Preparing for a Voyage to the Moon
School has ended for the year and my youngest son has graduated from high school, our exchange student from Denmark will soon be going back to his home, and my next to youngest son is in the middle of his second semester of classes at BYU-I in Eastern Idaho. Time is short and in this last few days of a great year, my sons and I have sought to make some lasting memories, so we took off for the moon.
After a breakfast of cold cereal, my son Jonathon, Kasper from Denmark, and myself began the day with an early start and we drove to Rexburg.
A Witness to History
On our way we picked up my mother, then we picked up my son Jared, and we drove to the rehabilitation center where my father has been for three weeks recovering from a series of small strokes. He is actually doing better than we feared he would do. There the six of us visited and my dad told of his experiences as an M.P. in the army during the war crime trials in Japan and how it was his task to protect and keep Tojo alive during that time period so he could later be executed for his war crimes. The stories my dad shared were very interesting and my son Jonathon, like most teenagers, has a smart phone, so he pulled up pictures of the war trials and sure enough there was his grandfather guarding Tojo. Did I mention that this trip to the moon took place on Memorial Weekend. History truly came alive there in that rehab center listening to a veteran tell of his experiences of long ago.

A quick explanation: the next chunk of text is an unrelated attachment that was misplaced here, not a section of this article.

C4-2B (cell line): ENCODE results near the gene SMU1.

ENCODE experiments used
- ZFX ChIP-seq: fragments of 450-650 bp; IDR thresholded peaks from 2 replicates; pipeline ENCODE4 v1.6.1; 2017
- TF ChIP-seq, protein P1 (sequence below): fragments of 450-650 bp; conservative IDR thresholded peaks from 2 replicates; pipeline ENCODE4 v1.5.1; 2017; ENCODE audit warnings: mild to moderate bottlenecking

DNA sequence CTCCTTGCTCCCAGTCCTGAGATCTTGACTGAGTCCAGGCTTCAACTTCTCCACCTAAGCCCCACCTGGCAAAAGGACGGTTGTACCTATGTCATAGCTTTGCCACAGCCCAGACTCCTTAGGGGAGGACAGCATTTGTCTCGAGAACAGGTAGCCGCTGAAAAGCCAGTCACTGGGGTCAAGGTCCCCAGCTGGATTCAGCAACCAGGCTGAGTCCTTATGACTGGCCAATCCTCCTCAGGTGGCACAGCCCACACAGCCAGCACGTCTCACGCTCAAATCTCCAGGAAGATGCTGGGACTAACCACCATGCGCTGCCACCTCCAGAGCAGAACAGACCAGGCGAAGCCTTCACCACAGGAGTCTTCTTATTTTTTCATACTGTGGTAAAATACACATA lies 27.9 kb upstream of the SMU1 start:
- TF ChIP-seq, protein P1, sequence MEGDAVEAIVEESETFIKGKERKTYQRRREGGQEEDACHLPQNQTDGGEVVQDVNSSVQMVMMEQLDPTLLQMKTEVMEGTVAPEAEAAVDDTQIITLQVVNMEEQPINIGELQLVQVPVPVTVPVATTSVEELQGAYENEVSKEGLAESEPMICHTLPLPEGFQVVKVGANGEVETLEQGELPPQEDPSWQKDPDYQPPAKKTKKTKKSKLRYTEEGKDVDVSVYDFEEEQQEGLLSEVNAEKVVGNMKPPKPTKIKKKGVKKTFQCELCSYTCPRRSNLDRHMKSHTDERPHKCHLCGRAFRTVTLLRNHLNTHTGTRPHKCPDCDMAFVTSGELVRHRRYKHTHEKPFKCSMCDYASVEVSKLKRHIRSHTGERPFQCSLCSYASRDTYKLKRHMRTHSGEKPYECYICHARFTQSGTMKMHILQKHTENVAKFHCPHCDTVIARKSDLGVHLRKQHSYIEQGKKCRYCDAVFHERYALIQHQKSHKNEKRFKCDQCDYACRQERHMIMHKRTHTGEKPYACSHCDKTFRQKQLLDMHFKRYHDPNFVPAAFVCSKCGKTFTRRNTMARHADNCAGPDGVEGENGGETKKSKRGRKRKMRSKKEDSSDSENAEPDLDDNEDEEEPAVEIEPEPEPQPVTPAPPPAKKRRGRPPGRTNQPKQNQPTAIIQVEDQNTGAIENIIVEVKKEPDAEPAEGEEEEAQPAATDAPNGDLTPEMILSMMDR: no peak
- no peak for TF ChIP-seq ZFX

We left my mom to spend the day with my dad and the four of us took off to explore the moon. Traveling due west on Hwy 33 we headed for the horizon, through Sage Junction, Mud Lake, and Terreton. Past the hanger that was built to house the first nuclear fueled bomber, an airplane that only flew in the imagination of the engineers for it was never completed.
Then we turned south through the little place of Howe, along the foothills of the Sawtooth Mountains and eating our lunch of Peanut butter sandwiches as we traveled we were indeed launched from the plains of Idaho into the realms of science.
Docking at EBR-1
Our first stop during our voyage to space was at EBR-1, the very first nuclear reactor used to produce electricity, which is now a museum. Outside the reactor sits the tested, but not used, nuclear engines that would have given an aircraft flight had programs not been cancelled. Then inside the museum we took a self-guided tour, though guided tours were available, we preferred wandering on our own.